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Q & A: Chazzan And Congregation (Part II)


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“Nevertheless, in matters of sanctity we are not that strict because our sages merely said that one is not to recite a matter of sanctity in the presence of less than 10.”

The Shulchan Aruch Harav concludes by quoting the Arizal who discusses the custom of all congregants saying the complete text of Kedushah with the chazzan word for word quietly, with the exception of “Nakdishach” and “Kadosh, kadosh” which are recited aloud.

The Mishnah Berurah (ad loc. sk1) explains that all congregants should be quiet because the chazzan is their shliach. If the congregation recites along with the chazzan, how can he be referred to as its messenger? Similarly, the Mishnah Berurah writes that during Kaddish, a person one should be careful not to recite “Yitgadel” with the chazzan even if there is a minyan aside from him. Rather, he should listen to the chazzan and then respond after him at the appropriate times.

The Ba’er Heitev (ad loc. sk3) states that a person should be very careful to concentrate with full intention to sanctify Hashem in order that Kedushah should rest upon him from above. He should have intention to fulfill the command of “V’nikdashti betoch benei Yisroel – I should be sanctified among the children of Israel” (Leviticus 22:32). The Ba’er Heitev comments that the Arizal was continually warning about the severity of Kedushah and the care one must take in its regard.

(To be continued)

Rabbi Yaakov Klass, rav of Congregation K’hal Bnei Matisyahu in Flatbush, Brooklyn, is Torah Editor of The Jewish Press. He can be contacted at yklass@jewishpress.com.

About the Author: Rabbi Yaakov Klass, rav of Congregation K’hal Bnei Matisyahu in Flatbush, Brooklyn, is Torah Editor of The Jewish Press. He can be contacted at yklass@jewishpress.com.


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Question: My young daughter was recently diagnosed with autism. She does not function well socially and is extremely introverted, but we have noticed that she reacts very well to small animals. We reported this to her therapist who suggested that we get a dog or cat as a pet. We know that most religious people frown upon having pets, but we hate to see our daughter suffer and want to do anything that would make her happy. Would it be okay to own a pet in the circumstances we described?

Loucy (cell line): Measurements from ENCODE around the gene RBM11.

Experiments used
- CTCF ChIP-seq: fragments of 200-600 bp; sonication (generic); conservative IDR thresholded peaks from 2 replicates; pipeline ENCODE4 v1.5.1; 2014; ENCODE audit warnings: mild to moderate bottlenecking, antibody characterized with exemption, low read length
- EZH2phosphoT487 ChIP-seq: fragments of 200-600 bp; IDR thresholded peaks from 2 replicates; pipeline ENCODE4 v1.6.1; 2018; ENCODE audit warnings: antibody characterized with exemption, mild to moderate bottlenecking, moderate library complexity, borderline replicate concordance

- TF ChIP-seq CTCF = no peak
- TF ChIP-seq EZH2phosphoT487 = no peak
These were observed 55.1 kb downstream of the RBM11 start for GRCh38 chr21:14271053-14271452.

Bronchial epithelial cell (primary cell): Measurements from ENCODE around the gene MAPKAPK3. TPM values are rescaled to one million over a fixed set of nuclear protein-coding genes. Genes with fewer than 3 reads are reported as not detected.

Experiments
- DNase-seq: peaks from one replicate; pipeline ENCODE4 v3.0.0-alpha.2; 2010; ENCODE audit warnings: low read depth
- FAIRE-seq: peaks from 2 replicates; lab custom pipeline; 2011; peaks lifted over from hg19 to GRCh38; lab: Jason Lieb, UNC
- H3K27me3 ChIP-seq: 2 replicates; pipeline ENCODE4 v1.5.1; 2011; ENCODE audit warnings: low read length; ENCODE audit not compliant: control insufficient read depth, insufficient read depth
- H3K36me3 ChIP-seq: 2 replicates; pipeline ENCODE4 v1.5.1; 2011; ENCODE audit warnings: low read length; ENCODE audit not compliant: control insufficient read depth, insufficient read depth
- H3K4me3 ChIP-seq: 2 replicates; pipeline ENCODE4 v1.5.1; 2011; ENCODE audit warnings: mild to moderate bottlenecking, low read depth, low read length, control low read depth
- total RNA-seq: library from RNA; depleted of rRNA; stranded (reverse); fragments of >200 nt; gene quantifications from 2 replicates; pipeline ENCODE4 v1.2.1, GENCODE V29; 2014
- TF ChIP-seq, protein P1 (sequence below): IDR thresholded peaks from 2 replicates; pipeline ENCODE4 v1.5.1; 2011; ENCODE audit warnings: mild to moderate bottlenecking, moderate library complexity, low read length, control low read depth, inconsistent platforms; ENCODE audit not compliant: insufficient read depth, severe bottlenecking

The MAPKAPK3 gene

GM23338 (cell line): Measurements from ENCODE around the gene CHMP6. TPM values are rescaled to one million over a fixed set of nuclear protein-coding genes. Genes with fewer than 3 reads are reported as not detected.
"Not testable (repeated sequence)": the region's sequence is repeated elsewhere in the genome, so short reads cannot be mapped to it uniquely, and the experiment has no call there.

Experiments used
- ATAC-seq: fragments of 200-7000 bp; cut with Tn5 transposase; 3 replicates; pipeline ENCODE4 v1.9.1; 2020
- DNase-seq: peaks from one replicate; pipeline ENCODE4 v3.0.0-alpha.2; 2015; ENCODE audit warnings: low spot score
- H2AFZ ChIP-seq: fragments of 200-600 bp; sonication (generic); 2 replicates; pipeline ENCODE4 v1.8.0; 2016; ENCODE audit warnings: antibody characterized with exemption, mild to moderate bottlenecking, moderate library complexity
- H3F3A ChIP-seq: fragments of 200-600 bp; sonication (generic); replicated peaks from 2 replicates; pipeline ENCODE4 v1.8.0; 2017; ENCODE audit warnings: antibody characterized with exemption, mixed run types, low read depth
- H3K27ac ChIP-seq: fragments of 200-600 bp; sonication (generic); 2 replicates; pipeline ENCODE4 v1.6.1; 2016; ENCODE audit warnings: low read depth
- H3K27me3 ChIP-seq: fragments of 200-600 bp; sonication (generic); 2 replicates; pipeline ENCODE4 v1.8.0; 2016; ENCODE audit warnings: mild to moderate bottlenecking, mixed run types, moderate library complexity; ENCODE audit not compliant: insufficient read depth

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Question: My young daughter was recently diagnosed with autism. She does not function well socially and is extremely introverted, but we have noticed that she reacts very well to small animals. We reported this to her therapist who suggested that we get a dog or cat as a pet. We know that most religious people frown upon having pets, but we hate to see our daughter suffer and want to do anything that would make her happy. Would it be okay to own a pet in the circumstances we described?

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Question: My young daughter was recently diagnosed with autism. She does not function well socially and is extremely introverted, but we have noticed that she reacts very well to small animals. We reported this to her therapist who suggested that we get a dog or cat as a pet. We know that most religious people frown upon having pets, but we hate to see our daughter suffer and want to do anything that would make her happy. Would it be okay to own a pet in the circumstances we described?

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